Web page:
Parents should be aware of the potential damage being done to young people who are bullied "by being left out" according to the National Foundation for Educational Research.
This type of bullying is more difficult to detect than more explicit physical or verbal abuse, but NFER's survey of over 35,000 11 to 18 year-olds showed that exclusion is also more likely to lead to long-term problems with emotional wellbeing.
"Being left out" is more common among girls than boys but those males that do experience it suffer the worst emotional wellbeing, with those being bullied often saying it was through "lies or rumours" about them.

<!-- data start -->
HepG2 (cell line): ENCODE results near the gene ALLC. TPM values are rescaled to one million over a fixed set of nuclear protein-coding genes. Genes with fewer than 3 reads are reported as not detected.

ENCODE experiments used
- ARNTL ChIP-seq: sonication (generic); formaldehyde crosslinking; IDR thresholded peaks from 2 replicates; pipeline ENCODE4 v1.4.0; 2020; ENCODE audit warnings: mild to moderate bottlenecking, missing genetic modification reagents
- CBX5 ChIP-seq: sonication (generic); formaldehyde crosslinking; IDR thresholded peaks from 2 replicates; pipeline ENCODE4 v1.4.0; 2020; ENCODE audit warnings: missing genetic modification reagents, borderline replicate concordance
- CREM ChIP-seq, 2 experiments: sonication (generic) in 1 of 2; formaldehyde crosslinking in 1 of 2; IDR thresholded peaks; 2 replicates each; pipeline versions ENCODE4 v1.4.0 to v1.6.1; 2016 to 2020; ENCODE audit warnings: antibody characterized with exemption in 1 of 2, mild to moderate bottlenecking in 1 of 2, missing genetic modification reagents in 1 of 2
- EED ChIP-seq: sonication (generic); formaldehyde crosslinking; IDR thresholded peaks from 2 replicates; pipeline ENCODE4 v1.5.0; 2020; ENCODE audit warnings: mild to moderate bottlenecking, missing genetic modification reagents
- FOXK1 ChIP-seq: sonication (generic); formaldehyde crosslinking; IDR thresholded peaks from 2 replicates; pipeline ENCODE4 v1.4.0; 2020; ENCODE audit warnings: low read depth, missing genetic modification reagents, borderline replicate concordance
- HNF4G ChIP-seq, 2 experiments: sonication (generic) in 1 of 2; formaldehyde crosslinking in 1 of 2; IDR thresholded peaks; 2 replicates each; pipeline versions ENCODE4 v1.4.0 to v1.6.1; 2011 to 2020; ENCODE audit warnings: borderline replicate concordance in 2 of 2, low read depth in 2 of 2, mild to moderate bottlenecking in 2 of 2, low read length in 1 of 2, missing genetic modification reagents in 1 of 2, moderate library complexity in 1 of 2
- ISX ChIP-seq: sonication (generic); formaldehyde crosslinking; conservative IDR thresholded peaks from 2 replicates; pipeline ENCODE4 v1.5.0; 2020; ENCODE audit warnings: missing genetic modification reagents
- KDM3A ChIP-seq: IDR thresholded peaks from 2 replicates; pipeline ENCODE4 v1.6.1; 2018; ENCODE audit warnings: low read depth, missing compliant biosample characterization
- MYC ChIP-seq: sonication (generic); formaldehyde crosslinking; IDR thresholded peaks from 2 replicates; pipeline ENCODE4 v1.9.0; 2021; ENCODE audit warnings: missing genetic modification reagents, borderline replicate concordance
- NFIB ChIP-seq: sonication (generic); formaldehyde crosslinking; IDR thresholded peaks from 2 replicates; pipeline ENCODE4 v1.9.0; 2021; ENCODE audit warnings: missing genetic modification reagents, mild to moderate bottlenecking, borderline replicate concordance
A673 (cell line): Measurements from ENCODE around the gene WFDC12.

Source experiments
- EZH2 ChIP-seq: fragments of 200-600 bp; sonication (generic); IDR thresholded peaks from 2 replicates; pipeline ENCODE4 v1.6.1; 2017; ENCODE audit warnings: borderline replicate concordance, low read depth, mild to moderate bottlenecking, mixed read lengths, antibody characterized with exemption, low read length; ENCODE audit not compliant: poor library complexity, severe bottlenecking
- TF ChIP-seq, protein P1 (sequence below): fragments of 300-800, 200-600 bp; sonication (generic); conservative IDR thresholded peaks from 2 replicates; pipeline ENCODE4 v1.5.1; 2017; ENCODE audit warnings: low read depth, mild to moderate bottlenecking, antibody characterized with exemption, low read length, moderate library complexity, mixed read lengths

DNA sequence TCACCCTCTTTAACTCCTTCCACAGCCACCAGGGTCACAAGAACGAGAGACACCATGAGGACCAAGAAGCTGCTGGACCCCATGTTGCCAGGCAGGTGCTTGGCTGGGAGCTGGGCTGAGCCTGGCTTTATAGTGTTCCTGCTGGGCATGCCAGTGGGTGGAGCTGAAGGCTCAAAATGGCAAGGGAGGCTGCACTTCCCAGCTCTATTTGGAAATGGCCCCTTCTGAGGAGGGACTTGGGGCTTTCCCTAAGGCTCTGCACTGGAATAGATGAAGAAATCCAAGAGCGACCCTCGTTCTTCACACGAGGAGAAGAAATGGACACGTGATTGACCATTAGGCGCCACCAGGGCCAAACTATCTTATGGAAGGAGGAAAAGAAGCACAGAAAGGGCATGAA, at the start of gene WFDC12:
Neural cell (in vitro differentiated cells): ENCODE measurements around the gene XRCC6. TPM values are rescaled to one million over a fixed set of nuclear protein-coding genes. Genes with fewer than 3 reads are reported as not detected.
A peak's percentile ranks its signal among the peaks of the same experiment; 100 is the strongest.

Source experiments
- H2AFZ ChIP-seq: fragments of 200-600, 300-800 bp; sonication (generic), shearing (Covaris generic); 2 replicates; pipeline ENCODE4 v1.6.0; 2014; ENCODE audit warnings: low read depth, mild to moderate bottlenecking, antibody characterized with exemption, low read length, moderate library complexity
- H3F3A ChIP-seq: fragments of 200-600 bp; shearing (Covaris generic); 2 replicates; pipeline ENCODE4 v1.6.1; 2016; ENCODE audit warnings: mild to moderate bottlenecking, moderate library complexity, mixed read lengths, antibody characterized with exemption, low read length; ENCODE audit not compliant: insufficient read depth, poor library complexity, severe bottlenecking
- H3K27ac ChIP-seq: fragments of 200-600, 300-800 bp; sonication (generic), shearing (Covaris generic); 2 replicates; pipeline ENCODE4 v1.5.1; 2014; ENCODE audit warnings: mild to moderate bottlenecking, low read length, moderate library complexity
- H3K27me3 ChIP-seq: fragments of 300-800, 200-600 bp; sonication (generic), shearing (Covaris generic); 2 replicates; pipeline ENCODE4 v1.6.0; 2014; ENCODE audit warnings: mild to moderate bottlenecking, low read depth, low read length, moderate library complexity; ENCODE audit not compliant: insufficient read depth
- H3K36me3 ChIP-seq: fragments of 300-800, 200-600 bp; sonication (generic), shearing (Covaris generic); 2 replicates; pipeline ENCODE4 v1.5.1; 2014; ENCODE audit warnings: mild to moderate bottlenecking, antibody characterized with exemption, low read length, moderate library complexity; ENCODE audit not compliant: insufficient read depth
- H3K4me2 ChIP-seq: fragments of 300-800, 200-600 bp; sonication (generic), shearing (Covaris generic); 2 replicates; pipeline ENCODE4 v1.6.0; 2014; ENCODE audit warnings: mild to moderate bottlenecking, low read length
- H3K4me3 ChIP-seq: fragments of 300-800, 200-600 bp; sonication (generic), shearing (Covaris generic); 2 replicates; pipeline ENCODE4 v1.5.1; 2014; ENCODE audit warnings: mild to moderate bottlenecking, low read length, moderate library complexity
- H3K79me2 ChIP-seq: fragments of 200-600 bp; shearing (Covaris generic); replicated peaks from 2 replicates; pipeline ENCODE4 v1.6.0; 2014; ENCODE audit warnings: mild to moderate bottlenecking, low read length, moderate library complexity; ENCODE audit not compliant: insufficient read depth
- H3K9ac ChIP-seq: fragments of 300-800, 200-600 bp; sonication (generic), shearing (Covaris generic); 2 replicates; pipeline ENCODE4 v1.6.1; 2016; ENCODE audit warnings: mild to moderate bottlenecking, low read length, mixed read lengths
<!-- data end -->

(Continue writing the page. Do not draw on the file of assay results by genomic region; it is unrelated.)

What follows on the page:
Earlier this year singer Cher Lloyd spoke out against the rising problem of online bullying which was also highlighted by this survey though verbal abuse is still the most common type of bullying especially amongst girls.
Most forms of bullying are reduced by the time pupils enter sixth form, although "unwanted sexual contact" remains the type of bullying most likely to lead to severe emotional wellbeing problems.
Full details and analysis of the NFER Attitude Surveys can be found at www.nfer.ac.uk/asur
Posted on November 18 2011 at 1800 by email@example.com